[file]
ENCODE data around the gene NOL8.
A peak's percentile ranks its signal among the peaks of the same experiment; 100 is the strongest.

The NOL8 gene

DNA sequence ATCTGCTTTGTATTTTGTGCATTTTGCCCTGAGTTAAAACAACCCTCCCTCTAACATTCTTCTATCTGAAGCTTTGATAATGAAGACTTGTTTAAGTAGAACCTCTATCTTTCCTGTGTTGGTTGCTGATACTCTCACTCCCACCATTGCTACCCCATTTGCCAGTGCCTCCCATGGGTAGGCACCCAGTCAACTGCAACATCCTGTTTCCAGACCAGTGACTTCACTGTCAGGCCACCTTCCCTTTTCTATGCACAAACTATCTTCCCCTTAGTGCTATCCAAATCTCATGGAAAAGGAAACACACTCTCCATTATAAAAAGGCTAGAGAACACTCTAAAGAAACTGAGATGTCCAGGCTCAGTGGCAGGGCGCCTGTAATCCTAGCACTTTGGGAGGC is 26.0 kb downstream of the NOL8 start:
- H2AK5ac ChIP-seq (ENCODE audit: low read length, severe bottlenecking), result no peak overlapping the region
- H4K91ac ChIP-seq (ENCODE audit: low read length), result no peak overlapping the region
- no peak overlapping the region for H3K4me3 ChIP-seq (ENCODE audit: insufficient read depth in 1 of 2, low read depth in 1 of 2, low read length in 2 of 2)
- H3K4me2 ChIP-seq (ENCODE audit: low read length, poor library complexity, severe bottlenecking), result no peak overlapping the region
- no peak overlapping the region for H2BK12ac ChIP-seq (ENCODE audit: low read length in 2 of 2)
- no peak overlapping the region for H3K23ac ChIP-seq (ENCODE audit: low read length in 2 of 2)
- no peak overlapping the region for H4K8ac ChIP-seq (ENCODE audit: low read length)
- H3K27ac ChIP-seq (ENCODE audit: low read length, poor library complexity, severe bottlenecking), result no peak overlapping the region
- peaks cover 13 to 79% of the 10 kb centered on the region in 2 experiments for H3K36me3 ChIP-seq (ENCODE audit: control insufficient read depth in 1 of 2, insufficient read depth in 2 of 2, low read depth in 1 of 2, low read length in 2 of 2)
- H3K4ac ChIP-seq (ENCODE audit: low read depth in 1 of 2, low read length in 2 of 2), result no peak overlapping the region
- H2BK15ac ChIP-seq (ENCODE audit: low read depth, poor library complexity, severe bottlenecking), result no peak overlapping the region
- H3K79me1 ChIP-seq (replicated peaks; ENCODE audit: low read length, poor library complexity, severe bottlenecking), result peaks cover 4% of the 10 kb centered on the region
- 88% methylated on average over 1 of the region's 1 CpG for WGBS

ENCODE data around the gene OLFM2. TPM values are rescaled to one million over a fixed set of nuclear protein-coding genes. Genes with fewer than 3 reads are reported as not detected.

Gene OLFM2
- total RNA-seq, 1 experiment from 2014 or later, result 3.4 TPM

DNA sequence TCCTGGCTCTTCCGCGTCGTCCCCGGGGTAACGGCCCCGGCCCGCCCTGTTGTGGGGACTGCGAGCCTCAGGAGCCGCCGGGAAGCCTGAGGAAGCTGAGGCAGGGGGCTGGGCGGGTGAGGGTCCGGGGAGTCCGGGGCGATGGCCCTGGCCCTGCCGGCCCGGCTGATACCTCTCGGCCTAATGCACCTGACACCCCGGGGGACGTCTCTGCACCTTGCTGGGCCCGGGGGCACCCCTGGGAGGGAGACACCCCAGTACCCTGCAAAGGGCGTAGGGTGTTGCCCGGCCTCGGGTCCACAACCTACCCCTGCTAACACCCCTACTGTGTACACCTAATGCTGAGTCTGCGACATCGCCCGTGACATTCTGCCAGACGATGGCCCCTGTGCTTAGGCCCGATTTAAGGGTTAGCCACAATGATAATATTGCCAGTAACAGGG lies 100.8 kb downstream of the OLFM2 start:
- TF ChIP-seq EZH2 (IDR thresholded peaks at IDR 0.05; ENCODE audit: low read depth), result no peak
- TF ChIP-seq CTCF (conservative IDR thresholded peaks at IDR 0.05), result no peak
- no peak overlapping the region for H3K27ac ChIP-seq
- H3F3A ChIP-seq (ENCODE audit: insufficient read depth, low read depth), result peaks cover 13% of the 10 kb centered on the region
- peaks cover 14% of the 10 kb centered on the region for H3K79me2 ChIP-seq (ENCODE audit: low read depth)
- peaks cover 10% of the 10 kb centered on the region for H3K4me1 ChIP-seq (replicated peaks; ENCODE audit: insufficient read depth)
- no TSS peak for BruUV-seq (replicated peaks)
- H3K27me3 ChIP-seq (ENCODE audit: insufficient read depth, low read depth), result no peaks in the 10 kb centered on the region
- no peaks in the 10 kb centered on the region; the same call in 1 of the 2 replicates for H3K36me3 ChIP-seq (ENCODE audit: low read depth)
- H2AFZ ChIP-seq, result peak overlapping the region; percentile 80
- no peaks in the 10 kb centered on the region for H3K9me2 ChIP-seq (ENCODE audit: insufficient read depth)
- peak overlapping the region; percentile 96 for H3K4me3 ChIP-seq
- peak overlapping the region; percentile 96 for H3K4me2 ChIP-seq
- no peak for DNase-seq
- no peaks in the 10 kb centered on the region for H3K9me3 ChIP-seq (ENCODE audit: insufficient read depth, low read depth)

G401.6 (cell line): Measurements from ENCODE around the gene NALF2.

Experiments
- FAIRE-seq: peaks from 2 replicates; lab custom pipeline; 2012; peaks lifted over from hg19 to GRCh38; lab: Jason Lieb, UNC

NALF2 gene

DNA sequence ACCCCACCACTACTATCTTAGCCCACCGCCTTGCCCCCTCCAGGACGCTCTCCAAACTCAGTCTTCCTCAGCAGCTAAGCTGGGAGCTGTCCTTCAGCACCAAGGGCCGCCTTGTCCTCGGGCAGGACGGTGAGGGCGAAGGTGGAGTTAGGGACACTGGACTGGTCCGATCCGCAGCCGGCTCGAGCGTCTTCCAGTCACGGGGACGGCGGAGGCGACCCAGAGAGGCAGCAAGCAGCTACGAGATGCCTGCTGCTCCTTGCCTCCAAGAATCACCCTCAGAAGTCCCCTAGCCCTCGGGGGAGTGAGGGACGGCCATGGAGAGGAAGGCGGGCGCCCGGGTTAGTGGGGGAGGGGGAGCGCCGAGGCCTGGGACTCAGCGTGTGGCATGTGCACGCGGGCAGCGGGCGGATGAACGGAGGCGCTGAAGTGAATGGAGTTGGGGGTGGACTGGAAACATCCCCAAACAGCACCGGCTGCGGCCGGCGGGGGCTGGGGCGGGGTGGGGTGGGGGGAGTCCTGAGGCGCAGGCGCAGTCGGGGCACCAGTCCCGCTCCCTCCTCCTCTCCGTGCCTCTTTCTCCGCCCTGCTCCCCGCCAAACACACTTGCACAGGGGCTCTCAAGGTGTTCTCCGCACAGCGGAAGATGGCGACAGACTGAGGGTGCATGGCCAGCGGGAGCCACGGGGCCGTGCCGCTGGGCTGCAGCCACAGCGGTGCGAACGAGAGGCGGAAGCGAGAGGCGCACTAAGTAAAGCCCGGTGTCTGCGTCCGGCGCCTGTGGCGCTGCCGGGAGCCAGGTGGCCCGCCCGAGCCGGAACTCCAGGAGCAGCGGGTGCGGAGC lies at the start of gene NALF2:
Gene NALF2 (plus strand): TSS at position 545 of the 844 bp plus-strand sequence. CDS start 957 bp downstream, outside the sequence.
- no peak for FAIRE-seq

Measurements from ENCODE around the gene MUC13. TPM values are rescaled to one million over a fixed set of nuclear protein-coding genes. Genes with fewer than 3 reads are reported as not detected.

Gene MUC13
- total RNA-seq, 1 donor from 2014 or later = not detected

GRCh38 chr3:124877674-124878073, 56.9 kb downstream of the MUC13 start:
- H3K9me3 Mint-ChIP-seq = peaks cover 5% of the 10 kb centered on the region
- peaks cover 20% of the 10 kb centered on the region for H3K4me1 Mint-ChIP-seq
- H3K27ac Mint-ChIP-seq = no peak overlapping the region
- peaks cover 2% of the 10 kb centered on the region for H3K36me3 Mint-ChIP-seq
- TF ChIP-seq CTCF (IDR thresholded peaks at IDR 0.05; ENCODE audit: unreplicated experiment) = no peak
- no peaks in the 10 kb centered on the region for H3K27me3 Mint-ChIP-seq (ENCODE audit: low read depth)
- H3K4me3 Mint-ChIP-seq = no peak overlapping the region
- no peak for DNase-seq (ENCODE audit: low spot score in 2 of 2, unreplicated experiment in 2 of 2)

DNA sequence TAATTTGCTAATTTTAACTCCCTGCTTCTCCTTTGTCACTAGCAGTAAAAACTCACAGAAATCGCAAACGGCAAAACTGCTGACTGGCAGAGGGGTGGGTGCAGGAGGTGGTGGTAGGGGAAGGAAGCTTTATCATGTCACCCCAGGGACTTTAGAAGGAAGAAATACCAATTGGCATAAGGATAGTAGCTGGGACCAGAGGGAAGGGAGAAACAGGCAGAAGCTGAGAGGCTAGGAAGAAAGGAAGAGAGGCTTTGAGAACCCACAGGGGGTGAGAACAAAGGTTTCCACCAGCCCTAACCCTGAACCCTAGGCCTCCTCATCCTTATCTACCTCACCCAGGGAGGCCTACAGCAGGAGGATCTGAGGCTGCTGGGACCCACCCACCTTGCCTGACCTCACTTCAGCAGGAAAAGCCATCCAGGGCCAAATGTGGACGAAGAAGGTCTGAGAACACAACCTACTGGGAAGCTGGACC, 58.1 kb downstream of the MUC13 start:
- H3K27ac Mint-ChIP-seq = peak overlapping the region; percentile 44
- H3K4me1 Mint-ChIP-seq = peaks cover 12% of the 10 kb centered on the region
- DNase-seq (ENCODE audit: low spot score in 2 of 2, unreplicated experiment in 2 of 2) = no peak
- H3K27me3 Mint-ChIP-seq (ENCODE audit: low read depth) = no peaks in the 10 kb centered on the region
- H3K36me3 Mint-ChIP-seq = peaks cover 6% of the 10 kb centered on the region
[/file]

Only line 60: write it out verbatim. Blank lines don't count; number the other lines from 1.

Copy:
- H3K27me3 Mint-ChIP-seq (ENCODE audit: low read depth) = no peaks in the 10 kb centered on the region